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Title: Genetic evaluation of net feed efficiency in indigenous chicken in Kenya
Authors: Miyumo, Sophie Atieno
Keywords: Net feed efficiency -- Indigenous chicken
Issue Date: Aug-2017
Publisher: Egerton University
Abstract: Indigenous chicken are a valuable asset and form an integral part of many households in Kenya in terms of food security, economic and social roles. Given their value to the agricultural sector, various interventions are being developed and implemented to realize their potential in the sector. Such interventions involve genetic improvement of production traits which directly translate to increased revenues. However, this is likely to be accompanied with increased inputs, especially feed resources, to complement the high performance. Feed costs account for a major portion of production costs. Therefore, considering feed efficiency in genetic improvement provides an avenue to reduce costs. The objective of this study was to assess the genetics of net feed efficiency (NFE) in indigenous chicken by identifying non-genetic and genetic sources of variation, estimating genetic and phenotypic parameters and determining the relationship between feed efficiency and production traits. Residual feed intake (RFI), residual gain (RG), and residual intake and gain (RIG) were used as measures of NFE, estimated from weekly body weight and feed intake records between 11 to 20 weeks of age. Non-genetic sources of variation were determined using a general linear model. Genetic and phenotypic parameters were estimated using random regression sire model while the relationship between efficiency and production traits (growth, feed intake and maintenance requirement) were determined by multivariate sire models. Sex, hatch group and interaction between sex and cluster significantly influenced (P<0.05) variation in growth and efficiency traits. The NFE traits had considerable genetic variation; the variance declined as age progressed in the case of RFI (112.55g to 6.75g) and RG (6.01g to 0.03g) while the estimates increased throughout the experiment in RIG (17.27g to 1950.11g). The heritability estimates ranged from 0.34 to 0.13 for RFI, 0.77 to 0.00 for RG and 0.67 to 0.98 for RIG, following similar trends as their respective genetic variances. The genetic relationship between feed efficiency and production traits varied with age with estimates being significant in some ages while others had no relationship. The moderate to high heritability estimates show that use of RFI at 98 days (0.34), RG at 91 days (0.30) and RIG at 98 days (0.52) and 119 days (0.48) in breeding programmes aimed at improving meat production would be the most effective. Considering correlated responses on production traits, selection for RG between 77 and 91 days of age would be the most suitable. This is because it was associated with higher growth rates (0.55 to 0.42) and equally improve RFI (-0.67 to -0.99) and RIG (0.46 to 0.73). Consequently, improved RG between 77 and 91 days of age will not have significant influence on feed intake (0.04 to 0.14) and maintenance requirement (0.05 to 0.19). The results from this study need to be applied with caution given the high standard errors for the genetic parameters resulting from the small sample size and single generation of birds. In conclusion, there is scope for genetic improvement of feed efficiency alongside production traits in indigenous chicken breeding programmes.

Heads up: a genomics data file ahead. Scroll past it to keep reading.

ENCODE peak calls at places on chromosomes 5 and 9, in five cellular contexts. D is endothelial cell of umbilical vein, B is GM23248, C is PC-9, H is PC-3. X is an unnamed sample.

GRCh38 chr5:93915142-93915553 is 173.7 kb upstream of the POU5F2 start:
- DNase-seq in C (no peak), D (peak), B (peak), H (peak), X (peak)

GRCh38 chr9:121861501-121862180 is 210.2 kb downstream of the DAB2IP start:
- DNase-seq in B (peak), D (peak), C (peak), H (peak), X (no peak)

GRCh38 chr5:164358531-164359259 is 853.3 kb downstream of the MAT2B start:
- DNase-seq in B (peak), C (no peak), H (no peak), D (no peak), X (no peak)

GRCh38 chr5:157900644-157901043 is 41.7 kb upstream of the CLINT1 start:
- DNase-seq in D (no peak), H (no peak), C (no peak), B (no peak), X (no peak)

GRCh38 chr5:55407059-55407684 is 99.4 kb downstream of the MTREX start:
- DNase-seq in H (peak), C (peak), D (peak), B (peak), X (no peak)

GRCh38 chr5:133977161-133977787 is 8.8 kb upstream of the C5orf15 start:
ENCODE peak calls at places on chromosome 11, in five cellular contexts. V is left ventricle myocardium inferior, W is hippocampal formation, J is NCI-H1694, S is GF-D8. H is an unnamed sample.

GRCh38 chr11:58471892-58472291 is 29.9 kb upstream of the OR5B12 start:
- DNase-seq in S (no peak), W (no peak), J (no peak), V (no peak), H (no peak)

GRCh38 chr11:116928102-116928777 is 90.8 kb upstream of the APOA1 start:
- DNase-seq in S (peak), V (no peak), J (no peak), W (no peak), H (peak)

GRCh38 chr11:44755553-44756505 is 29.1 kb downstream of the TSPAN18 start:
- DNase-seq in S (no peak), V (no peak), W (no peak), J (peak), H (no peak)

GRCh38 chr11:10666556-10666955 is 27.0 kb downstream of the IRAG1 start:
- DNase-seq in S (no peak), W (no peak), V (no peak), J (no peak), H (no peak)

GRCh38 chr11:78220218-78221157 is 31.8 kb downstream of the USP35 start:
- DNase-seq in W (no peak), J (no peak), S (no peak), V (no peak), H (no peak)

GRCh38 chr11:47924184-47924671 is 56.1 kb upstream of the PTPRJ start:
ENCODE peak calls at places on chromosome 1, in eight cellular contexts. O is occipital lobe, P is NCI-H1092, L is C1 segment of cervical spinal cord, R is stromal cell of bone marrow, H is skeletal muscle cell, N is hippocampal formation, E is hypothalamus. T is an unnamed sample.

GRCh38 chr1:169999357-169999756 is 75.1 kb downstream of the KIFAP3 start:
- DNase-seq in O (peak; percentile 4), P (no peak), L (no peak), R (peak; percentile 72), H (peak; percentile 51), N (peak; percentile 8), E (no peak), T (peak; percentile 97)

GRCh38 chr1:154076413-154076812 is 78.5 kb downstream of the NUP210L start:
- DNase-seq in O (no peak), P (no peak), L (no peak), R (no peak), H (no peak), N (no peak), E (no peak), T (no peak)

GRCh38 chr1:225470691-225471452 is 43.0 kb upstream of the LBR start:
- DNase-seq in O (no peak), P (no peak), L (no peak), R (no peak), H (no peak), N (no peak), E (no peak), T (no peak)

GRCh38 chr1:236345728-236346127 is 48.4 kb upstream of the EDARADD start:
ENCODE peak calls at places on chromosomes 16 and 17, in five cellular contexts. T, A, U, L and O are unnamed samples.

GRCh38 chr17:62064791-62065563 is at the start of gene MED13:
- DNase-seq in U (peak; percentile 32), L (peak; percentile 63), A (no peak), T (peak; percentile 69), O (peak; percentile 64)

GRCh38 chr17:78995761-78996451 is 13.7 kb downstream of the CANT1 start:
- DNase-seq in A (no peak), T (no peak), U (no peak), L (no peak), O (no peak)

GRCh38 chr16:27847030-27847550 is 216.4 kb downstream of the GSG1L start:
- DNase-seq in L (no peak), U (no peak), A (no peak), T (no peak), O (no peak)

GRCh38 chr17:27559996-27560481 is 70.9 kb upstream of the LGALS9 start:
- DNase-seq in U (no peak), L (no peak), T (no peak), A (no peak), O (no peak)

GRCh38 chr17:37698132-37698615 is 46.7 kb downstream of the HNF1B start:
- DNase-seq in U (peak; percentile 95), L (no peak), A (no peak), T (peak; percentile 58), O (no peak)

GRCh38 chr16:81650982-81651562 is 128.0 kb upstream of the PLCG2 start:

Appears in Collections:Faculty of Agriculture

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